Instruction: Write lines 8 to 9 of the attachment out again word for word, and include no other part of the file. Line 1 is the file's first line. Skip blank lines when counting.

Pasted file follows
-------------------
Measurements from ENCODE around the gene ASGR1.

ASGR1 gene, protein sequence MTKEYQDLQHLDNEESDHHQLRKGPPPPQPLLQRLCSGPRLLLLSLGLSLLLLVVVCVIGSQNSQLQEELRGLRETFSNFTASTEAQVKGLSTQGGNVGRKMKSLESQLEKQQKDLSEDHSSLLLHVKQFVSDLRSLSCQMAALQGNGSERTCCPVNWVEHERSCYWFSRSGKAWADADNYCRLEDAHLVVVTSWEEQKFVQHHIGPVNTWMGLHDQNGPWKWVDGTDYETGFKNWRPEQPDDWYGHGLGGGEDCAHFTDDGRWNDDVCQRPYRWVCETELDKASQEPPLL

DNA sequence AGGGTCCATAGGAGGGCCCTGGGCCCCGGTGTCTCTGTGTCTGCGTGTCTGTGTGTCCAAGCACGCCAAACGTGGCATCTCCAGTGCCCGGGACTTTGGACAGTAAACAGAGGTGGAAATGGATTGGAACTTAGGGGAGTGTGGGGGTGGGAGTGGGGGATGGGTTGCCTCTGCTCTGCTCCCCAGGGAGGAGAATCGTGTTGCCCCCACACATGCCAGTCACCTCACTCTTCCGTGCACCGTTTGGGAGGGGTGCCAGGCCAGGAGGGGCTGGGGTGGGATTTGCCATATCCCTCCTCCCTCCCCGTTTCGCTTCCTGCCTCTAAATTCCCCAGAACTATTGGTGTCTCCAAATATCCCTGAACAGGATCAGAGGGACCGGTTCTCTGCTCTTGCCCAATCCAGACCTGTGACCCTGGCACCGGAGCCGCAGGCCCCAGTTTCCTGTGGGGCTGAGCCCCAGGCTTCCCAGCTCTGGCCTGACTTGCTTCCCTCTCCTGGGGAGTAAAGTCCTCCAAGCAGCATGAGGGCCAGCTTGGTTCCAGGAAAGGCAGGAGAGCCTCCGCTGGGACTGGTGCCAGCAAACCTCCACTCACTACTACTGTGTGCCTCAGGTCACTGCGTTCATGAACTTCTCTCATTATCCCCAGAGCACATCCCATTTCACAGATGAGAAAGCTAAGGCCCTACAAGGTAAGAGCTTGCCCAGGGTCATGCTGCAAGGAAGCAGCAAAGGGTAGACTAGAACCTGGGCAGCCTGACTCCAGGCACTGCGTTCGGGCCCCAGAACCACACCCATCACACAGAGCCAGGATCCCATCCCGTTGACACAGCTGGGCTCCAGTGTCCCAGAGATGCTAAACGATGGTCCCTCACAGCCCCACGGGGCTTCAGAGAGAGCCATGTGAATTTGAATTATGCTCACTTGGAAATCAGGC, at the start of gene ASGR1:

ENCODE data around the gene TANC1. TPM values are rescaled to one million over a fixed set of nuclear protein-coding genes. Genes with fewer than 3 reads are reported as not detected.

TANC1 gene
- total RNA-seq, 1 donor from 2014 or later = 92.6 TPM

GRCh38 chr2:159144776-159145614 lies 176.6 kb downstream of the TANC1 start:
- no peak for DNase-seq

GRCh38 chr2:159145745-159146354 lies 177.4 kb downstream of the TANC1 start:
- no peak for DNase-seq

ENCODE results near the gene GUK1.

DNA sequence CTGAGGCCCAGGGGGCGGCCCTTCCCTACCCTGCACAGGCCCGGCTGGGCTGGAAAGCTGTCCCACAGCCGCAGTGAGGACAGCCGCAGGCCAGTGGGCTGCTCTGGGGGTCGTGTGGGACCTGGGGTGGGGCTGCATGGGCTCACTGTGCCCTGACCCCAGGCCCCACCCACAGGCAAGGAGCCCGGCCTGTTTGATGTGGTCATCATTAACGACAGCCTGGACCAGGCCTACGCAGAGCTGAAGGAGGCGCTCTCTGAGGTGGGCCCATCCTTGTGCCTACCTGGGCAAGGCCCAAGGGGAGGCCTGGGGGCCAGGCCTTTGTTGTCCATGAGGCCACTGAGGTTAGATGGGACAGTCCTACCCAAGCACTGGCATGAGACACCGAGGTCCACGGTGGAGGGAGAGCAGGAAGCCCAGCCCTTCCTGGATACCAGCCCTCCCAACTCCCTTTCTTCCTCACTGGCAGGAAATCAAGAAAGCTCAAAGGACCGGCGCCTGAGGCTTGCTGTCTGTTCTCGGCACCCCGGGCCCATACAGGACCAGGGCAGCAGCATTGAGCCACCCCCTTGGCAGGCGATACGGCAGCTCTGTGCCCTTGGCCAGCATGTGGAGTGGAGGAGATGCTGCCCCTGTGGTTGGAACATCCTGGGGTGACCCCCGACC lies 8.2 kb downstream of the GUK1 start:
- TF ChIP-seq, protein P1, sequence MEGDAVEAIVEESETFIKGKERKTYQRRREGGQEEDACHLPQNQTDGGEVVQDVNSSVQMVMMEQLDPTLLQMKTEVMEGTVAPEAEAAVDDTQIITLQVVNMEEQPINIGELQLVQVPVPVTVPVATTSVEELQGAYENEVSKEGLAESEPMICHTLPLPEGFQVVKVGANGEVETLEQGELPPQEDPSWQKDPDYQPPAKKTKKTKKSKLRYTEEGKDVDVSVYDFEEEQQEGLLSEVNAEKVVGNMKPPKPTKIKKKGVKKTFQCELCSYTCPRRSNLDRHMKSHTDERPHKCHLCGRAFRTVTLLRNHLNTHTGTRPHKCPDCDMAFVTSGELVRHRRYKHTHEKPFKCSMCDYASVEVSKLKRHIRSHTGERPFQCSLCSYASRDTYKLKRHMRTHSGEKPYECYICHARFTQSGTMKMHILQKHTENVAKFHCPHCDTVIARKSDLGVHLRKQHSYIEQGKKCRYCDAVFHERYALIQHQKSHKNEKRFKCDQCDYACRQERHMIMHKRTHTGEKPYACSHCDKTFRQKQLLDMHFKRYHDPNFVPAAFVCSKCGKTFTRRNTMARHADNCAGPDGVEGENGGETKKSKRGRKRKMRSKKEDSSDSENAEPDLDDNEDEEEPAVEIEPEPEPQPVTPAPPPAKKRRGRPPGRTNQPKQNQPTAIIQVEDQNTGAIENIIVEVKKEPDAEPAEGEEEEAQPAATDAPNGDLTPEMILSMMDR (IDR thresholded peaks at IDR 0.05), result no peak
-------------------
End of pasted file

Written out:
- no peak for DNase-seq

GRCh38 chr2:159145745-159146354 lies 177.4 kb downstream of the TANC1 start: